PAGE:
July 29, 2013
CHEVRON CORPORATION, Plaintiff,
STEVEN DONZIGER, et al., Defendants.
Randy M. Mastro, Andrea E. Neuman, Scott A. Edelman, William E. Thompson, GIBSON, DUNN & CRUTCHER, LLP, Attorneys for Plaintiff.
Steven R. Donziger, DONZIGER & ASSOCIATES, Attorney for the Donziger Defendants.
LEWIS A. KALPAN, District Judge.
Defendants Steven Donziger, The Law Offices of Steven R. Donziger, and Donziger & Associates, PLLC (the "Donziger Defendants") have filed counterclaims against plaintiff Chevron Corporation ("Chevron") for attempted extortion and fraud. Chevron moves to dismiss for failure to state a claim upon which relief may be granted.
In a report and recommendation dated April 15, 2013,  Magistrate Judge James C. Francis IV recommended that the motion be granted. He concluded that the attempted extortion claim is governed by New York law and that New York recognizes no such cause of action. He recommended dismissal of the fraud claim on the ground that the Donziger Defendants have not sufficiently alleged reasonable reliance or a misrepresentation or omission of material fact. The Donziger Defendants object.
As for the first point, the parties agree that either New York or California substantive law controls with respect to the availability of a cause of action for attempted extortion. Chevron contends that it is New York law; the Donziger Defendants that it is the law of California.
Magistrate Judge Francis plainly is correct as to New York substantive law, assuming that New York law controls. But there is no need to engage in a choice of law analysis unless the substantive law of California is different.
The California Supreme Court has not yet determined the issue. But there are intermediate California appellate court decisions on the point which indicate that no such cause of action is available under California law.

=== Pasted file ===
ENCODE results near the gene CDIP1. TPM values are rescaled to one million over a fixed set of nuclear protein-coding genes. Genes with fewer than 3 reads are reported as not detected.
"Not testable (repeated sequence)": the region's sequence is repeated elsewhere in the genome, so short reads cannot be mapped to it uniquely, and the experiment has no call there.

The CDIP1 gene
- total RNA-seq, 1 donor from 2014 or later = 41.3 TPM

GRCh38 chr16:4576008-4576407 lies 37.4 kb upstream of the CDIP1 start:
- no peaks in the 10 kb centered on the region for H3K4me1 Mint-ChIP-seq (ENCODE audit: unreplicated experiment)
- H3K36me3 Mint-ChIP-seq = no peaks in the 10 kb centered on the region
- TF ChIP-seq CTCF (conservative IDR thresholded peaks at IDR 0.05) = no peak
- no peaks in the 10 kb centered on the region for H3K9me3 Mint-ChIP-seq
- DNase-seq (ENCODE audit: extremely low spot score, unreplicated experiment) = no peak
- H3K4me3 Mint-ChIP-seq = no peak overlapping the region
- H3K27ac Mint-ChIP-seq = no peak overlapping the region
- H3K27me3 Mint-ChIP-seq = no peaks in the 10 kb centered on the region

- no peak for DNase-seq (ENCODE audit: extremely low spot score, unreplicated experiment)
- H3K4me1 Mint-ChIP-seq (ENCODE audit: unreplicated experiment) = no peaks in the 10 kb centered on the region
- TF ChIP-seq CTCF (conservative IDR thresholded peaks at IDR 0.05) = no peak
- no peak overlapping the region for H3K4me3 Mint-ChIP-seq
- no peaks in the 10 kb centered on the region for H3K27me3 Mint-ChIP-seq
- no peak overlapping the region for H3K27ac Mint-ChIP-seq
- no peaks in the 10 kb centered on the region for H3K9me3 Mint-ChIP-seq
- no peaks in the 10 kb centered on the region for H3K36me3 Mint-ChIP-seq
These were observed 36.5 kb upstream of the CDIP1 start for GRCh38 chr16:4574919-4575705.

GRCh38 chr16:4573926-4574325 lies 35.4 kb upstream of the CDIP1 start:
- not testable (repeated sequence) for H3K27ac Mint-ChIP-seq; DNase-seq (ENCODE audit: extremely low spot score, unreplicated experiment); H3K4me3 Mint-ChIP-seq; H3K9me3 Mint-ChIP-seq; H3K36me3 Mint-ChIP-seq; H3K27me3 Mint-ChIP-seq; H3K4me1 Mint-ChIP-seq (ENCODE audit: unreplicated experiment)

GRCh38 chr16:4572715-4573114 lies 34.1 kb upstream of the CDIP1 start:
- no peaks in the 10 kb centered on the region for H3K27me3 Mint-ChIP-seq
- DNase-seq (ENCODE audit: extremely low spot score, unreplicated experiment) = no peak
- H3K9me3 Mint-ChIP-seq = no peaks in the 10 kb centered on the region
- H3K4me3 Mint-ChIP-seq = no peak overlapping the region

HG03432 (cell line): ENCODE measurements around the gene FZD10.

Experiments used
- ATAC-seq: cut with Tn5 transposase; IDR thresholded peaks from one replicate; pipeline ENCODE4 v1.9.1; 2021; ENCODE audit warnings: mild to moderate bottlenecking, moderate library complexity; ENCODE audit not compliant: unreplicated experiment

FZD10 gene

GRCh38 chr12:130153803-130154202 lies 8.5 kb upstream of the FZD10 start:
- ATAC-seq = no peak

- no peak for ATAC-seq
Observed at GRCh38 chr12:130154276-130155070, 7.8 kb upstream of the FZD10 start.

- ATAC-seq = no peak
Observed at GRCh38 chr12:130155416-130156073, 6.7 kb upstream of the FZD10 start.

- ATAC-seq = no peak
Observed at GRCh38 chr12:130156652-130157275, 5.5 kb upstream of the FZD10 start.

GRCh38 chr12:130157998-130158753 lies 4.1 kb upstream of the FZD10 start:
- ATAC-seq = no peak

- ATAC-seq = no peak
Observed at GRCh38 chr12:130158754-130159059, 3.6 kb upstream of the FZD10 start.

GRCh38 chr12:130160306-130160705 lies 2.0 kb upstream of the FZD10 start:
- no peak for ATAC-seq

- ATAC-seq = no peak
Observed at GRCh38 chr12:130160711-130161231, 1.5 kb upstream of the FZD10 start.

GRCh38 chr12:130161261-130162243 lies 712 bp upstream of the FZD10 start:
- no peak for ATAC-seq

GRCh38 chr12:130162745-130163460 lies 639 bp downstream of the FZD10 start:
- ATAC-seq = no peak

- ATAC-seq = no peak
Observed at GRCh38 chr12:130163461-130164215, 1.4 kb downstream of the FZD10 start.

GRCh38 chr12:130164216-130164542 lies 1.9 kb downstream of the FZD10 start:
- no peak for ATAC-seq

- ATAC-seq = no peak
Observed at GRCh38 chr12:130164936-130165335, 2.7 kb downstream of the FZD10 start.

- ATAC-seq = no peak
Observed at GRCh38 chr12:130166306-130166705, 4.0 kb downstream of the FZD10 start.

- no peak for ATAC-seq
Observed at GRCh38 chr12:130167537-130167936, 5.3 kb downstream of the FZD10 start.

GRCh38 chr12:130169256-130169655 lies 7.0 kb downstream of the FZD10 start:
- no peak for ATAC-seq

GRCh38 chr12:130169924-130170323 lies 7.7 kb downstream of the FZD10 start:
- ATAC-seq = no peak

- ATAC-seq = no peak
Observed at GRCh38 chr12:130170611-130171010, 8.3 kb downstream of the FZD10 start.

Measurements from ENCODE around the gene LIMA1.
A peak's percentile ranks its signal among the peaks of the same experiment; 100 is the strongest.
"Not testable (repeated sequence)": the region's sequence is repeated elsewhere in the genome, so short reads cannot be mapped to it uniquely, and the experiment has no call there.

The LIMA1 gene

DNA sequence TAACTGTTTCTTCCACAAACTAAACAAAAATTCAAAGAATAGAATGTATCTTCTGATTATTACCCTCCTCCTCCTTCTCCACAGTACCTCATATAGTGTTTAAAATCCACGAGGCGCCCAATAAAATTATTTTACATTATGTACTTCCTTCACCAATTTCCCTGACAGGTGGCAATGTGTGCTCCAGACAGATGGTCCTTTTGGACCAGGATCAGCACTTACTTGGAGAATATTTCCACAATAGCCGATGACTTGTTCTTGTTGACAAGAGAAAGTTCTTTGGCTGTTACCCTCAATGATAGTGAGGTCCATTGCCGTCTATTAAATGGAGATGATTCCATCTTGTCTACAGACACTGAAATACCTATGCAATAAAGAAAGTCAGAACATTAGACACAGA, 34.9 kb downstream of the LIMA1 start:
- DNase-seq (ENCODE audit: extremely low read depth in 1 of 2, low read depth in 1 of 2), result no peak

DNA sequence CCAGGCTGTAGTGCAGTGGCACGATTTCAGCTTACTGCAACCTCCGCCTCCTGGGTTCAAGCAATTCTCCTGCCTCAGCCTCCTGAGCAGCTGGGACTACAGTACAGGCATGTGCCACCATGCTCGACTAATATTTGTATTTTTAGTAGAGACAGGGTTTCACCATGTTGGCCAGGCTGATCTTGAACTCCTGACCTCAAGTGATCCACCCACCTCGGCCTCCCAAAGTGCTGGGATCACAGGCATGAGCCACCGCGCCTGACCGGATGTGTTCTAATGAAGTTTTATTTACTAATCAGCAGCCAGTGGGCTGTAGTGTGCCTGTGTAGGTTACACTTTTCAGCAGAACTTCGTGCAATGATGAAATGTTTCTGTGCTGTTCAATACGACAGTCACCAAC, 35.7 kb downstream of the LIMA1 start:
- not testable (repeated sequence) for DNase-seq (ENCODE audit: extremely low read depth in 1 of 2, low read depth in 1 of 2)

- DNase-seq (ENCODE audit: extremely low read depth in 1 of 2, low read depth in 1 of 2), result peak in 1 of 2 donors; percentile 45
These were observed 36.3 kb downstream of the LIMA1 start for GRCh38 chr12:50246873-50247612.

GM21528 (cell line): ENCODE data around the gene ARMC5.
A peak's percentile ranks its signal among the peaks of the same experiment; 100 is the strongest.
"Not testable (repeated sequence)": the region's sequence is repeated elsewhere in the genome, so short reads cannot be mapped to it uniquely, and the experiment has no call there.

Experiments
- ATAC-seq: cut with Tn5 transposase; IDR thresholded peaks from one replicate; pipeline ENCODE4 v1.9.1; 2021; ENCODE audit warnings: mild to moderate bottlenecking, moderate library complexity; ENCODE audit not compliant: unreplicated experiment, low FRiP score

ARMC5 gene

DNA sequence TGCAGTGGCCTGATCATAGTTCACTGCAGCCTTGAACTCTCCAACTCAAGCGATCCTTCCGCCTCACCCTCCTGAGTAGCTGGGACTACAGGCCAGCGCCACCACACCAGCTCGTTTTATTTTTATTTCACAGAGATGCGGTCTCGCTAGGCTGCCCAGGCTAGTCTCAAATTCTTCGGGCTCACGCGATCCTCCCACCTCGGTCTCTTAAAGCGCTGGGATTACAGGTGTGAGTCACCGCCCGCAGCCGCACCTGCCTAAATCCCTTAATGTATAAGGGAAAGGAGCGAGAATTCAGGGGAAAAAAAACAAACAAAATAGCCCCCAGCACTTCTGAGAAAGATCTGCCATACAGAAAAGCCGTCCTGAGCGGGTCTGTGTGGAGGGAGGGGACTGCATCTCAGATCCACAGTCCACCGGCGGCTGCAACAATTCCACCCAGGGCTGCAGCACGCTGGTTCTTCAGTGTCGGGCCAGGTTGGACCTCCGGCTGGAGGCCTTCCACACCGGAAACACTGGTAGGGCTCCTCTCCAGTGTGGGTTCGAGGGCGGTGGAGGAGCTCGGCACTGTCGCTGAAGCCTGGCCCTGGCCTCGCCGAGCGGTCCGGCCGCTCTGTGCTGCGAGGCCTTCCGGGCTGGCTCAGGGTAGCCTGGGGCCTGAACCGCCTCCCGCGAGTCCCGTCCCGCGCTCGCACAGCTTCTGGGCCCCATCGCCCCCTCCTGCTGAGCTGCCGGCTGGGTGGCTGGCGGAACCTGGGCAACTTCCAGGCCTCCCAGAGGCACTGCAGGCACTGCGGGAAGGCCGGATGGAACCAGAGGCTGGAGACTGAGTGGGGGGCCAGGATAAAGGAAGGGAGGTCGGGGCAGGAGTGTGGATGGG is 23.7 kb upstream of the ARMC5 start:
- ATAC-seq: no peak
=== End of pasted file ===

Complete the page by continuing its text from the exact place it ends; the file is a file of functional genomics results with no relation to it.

"In determining California law, this Court is obliged to follow the judgment of a California intermediate appellate court "unless it is convinced by other persuasive data that the highest court of the state would decide otherwise."'" In re Lehman Bros. Secur. & ERISA Litig., 903 F.Supp.2d 152, 194 (S.D.N.Y. 2012) (quoting Comm'r of Internal Rev. v. Estate of Bosch, 387 U.S. 456, 465(1967) (judgment of intermediate appellate state court "is a datum for ascertaining state law which is not to be disregarded by a federal court unless it is convinced by other persuasive data that the highest court of the state would decide otherwise.'") (in turn quoting West v. Am. Tel. & Tel. Co., 311 U.S. 223, 237 (1940)); see also West v. AT&T, 311 U.S. 223, 236 (1940) (federal court sitting in diversity "is not free to reject the state rule merely because it has not received the sanction of the highest state court"). There is no persuasive data indicating that the California Supreme Court would reach a different conclusion. Accordingly, the attempted extortion claim is insufficient as a matter of law regardless of whether the issue is controlled by the law of California or New York. This Court therefore need not decide the choice of law issue. Were it to reach that question, however, it would resolve it as recommended by Magistrate Judge Francis and apply the substantive law of New York.